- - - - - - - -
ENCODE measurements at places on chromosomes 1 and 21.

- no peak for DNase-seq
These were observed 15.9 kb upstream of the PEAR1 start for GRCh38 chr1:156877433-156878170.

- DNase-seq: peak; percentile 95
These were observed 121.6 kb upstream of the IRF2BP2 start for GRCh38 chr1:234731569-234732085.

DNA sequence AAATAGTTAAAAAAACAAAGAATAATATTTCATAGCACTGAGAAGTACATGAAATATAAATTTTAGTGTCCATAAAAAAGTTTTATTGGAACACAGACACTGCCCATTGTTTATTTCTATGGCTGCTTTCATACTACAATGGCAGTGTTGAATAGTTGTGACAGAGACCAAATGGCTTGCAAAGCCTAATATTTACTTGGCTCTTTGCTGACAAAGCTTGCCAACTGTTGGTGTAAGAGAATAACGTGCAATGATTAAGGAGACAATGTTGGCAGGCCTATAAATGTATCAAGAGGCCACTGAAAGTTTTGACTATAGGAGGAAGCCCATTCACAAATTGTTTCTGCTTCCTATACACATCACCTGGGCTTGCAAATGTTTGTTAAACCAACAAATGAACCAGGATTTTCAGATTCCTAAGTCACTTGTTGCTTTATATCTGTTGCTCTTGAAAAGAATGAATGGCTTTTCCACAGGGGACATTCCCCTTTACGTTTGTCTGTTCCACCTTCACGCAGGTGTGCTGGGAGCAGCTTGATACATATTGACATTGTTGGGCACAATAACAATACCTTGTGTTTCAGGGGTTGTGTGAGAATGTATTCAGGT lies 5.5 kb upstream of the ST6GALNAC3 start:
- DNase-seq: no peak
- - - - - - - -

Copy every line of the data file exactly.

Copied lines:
ENCODE measurements at places on chromosomes 1 and 21.

- no peak for DNase-seq
These were observed 15.9 kb upstream of the PEAR1 start for GRCh38 chr1:156877433-156878170.

- DNase-seq: peak; percentile 95
These were observed 121.6 kb upstream of the IRF2BP2 start for GRCh38 chr1:234731569-234732085.

DNA sequence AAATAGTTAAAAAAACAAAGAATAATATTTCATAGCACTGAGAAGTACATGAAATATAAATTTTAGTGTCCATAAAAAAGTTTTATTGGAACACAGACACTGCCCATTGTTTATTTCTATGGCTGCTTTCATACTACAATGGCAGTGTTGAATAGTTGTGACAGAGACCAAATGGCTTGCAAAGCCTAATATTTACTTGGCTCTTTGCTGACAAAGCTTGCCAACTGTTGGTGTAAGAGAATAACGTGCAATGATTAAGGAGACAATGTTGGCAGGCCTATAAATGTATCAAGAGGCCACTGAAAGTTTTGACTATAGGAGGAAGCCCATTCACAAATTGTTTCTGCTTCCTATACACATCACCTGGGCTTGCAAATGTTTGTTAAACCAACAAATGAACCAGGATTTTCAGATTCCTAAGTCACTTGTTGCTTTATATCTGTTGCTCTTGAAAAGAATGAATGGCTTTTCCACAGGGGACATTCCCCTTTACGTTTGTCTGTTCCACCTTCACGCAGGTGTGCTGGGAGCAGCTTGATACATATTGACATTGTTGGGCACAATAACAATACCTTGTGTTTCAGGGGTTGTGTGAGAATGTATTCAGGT lies 5.5 kb upstream of the ST6GALNAC3 start:
- DNase-seq: no peak